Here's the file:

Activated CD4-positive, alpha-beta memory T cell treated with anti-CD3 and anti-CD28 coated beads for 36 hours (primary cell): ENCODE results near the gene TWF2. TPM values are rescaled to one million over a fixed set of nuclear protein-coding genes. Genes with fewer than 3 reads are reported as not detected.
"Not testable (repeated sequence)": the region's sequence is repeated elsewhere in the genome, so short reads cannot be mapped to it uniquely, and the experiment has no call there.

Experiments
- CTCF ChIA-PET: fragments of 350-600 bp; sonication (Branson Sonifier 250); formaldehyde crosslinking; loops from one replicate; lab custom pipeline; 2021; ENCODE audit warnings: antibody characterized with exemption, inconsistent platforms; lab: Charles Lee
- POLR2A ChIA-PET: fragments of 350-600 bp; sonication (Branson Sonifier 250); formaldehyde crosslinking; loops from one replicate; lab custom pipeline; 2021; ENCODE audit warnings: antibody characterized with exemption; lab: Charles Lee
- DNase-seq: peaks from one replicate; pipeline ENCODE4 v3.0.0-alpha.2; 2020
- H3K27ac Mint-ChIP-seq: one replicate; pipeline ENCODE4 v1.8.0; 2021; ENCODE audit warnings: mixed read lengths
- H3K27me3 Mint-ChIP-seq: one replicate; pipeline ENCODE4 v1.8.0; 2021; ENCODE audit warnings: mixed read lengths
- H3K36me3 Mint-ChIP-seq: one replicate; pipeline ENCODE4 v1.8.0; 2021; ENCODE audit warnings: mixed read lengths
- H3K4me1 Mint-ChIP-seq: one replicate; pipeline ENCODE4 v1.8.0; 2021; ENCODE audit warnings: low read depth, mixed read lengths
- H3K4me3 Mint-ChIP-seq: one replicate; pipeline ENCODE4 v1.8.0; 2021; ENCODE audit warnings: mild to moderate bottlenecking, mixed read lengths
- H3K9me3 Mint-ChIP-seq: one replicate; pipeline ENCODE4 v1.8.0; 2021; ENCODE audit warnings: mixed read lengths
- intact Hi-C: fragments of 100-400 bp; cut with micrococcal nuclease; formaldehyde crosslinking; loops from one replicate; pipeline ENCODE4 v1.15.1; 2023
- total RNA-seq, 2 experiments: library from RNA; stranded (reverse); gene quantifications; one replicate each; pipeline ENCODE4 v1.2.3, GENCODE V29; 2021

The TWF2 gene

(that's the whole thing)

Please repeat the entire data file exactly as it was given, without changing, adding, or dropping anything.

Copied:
Activated CD4-positive, alpha-beta memory T cell treated with anti-CD3 and anti-CD28 coated beads for 36 hours (primary cell): ENCODE results near the gene TWF2. TPM values are rescaled to one million over a fixed set of nuclear protein-coding genes. Genes with fewer than 3 reads are reported as not detected.
"Not testable (repeated sequence)": the region's sequence is repeated elsewhere in the genome, so short reads cannot be mapped to it uniquely, and the experiment has no call there.

Experiments
- CTCF ChIA-PET: fragments of 350-600 bp; sonication (Branson Sonifier 250); formaldehyde crosslinking; loops from one replicate; lab custom pipeline; 2021; ENCODE audit warnings: antibody characterized with exemption, inconsistent platforms; lab: Charles Lee
- POLR2A ChIA-PET: fragments of 350-600 bp; sonication (Branson Sonifier 250); formaldehyde crosslinking; loops from one replicate; lab custom pipeline; 2021; ENCODE audit warnings: antibody characterized with exemption; lab: Charles Lee
- DNase-seq: peaks from one replicate; pipeline ENCODE4 v3.0.0-alpha.2; 2020
- H3K27ac Mint-ChIP-seq: one replicate; pipeline ENCODE4 v1.8.0; 2021; ENCODE audit warnings: mixed read lengths
- H3K27me3 Mint-ChIP-seq: one replicate; pipeline ENCODE4 v1.8.0; 2021; ENCODE audit warnings: mixed read lengths
- H3K36me3 Mint-ChIP-seq: one replicate; pipeline ENCODE4 v1.8.0; 2021; ENCODE audit warnings: mixed read lengths
- H3K4me1 Mint-ChIP-seq: one replicate; pipeline ENCODE4 v1.8.0; 2021; ENCODE audit warnings: low read depth, mixed read lengths
- H3K4me3 Mint-ChIP-seq: one replicate; pipeline ENCODE4 v1.8.0; 2021; ENCODE audit warnings: mild to moderate bottlenecking, mixed read lengths
- H3K9me3 Mint-ChIP-seq: one replicate; pipeline ENCODE4 v1.8.0; 2021; ENCODE audit warnings: mixed read lengths
- intact Hi-C: fragments of 100-400 bp; cut with micrococcal nuclease; formaldehyde crosslinking; loops from one replicate; pipeline ENCODE4 v1.15.1; 2023
- total RNA-seq, 2 experiments: library from RNA; stranded (reverse); gene quantifications; one replicate each; pipeline ENCODE4 v1.2.3, GENCODE V29; 2021

The TWF2 gene